GM moves back ahead of Toyota
Strong China sales for GM, drop in U.S. sales for Toyota in third quarter allow U.S. automaker to move back ahead of Japanese rival in race to be global auto leader.
NEW YORK (CNNMoney.com) -- General Motors, which fell behind Toyota in global sales for the first time in the first three months of this year, has edged narrowly ahead of its Japanese rival in terms of 2007 sales.
Toyota (Charts) global sales for the first nine months of the year hit 7.05 million vehicles, up 7 percent from a year ago, the Japanese automaker announced early Monday. GM (Charts, Fortune 500) released figures last week that showed global sales of 7.06 million, which was up just over 2 percent from a year ago.
The gap in third quarter sales was slightly larger, as GM sold 2.387 million vehicles, up 4 percent, while Toyota sold 2.237, which also represented a 4 percent gain.
In the first quarter Toyota moved ahead of GM in global sales for the first time. It was slightly behind GM in the second quarter, but it still had the lead in year-to-date global sales for the first six months of the year.
Toyota spokesman Paul Nolasco had no comment on the comparison to GM sales. GM spokesman John McDonald also said the company wasn't particularly concerned with whether it was in first or second place in the sales count.
"We're not focused on being No. 1 and who's No. 2," said McDonald. "We like being No. 1. We've been No. 1 for 76 years on an annual basis. But while it's a real interesting story to the media, I don't know a single customer who uses that criteria when making the decision on where to buy a vehicle."
Tom Libby, senior director of industry analysis for J.D. Power, said that the fact that GM moved back ahead in the race for No. 1 does not mean its competitive challenge from Toyota is behind it.
"This may very well go back and forth from quarter to quarter," he said. "It's obviously a very competitive situation. To draw any major conclusion after a quarter or even three quarters is premature."
GM was helped by particularly strong sales gains in China, which is the fastest growing market for new car sales in the world. Its sales in the Asia Pacific region were up nearly 16 percent in the third quarter, helped by a 21 percent rise in sales of its Chinese joint venture.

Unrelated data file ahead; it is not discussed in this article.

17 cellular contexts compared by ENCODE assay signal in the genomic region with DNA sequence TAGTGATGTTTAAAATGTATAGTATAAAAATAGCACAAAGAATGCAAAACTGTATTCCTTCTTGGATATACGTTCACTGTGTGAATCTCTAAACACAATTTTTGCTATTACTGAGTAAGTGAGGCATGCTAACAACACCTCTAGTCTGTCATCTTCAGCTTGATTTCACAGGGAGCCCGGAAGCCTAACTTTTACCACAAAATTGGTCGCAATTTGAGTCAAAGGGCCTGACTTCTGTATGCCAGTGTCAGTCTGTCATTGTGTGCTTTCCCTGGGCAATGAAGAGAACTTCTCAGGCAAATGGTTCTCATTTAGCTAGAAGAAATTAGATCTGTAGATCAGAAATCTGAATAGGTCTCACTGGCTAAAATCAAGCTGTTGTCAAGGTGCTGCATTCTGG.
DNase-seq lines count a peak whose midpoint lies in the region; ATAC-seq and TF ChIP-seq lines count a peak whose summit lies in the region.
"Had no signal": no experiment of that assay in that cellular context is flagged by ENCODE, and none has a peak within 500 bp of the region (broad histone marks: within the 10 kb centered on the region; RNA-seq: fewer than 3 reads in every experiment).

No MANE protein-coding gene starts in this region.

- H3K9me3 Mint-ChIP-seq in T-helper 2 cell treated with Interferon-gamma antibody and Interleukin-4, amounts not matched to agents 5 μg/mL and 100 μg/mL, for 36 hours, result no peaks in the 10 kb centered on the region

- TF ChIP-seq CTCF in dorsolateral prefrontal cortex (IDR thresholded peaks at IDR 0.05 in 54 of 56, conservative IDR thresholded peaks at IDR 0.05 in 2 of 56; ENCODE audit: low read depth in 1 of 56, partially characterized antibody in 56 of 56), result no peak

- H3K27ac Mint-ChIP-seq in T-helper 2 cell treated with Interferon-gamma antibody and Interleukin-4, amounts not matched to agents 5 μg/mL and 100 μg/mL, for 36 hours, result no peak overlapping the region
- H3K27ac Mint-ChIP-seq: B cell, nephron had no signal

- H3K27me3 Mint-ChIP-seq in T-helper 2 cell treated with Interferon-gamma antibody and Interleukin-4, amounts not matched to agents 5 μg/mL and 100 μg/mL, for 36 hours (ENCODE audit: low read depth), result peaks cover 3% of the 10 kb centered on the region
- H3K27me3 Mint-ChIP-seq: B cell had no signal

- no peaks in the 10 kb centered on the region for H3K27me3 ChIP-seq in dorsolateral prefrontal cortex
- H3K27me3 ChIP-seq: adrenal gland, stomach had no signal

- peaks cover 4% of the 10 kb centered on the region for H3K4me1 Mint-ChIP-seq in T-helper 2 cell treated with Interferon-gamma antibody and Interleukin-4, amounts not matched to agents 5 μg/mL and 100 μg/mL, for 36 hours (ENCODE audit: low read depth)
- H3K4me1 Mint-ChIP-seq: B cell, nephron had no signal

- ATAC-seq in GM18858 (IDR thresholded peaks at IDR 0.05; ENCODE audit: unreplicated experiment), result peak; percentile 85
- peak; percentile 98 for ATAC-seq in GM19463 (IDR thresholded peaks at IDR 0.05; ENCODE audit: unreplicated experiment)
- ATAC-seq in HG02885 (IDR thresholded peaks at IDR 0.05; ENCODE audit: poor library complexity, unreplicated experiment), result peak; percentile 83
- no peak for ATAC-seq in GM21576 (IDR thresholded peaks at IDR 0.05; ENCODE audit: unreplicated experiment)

Meanwhile Toyota has depended on growth over the years from the United States and North America, the largest market for its vehicles. But as auto sales softened industry wide in the United States in the quarter, Toyota posted a rare year-over-year drop in U.S. sales in the month, seeing its sales decline nearly 5 percent in the United States in the period.
"It is at least partly a geographic story," said Libby. "There are all these different markets growing at different rates."
Libby also said the drop in Toyota sales is a sign that it faces tougher prospects for continued U.S. growth going forward.
"A lot of Toyota's increases in the past were because of going into new segments," said Libby. "But that type of action is pretty much over with. They're now pretty much in every segment of the market. They're now going to have to make the gains in segments they are already in, and that's harder."
Toyota also has to protect against damage to its reputation in the U.S. market. Earlier this month, the influential Consumer Reports survey dropped the Toyota brand from first to fifth place, placing it behind Honda Motor's (Charts) Honda and Acura brands, as well as Toyota Motor's Scion brand and Subaru - in average vehicle reliability.
GM has seen even larger declines in U.S. and North American sales in the the third quarter than Toyota, as sales in both its home country and region were off 6 percent in the quarter compared to a year ago. That's partly because GM has made a deliberate effort to cutback on fleet sales, particularly to rental car companies, which in the past made up a significant portion of the sales in those markets.
A cutback in fleet sales at Ford Motor (Charts, Fortune 500) also allowed Toyota to move ahead of the traditional No. 2 U.S. automakers in terms of U.S. sales during the quarter. It marked the first time that Ford has ever dropped below the No. 2 position in terms of U.S. sales.
One thing that did not affect GM sales in the period was a two-day strike in the quarter. The company had ample supply so the short disruption in production was never a factor at dealerships.
Libby agreed with McDonald that there is limited significance to which automaker is No. 1 in global sales and which is No. 2. But he said that the fact that GM moved back in front of Toyota is a sign that it was wrong for many industry experts to write it off earlier this year because of past problems.
"GM has shown by what they've done in global sales results that they are not going to just roll over," he said. "(GM Chairman) Rick Wagoner is a serious competitor and they are not just ceding the fight. A while back, I didn't think it would be this close."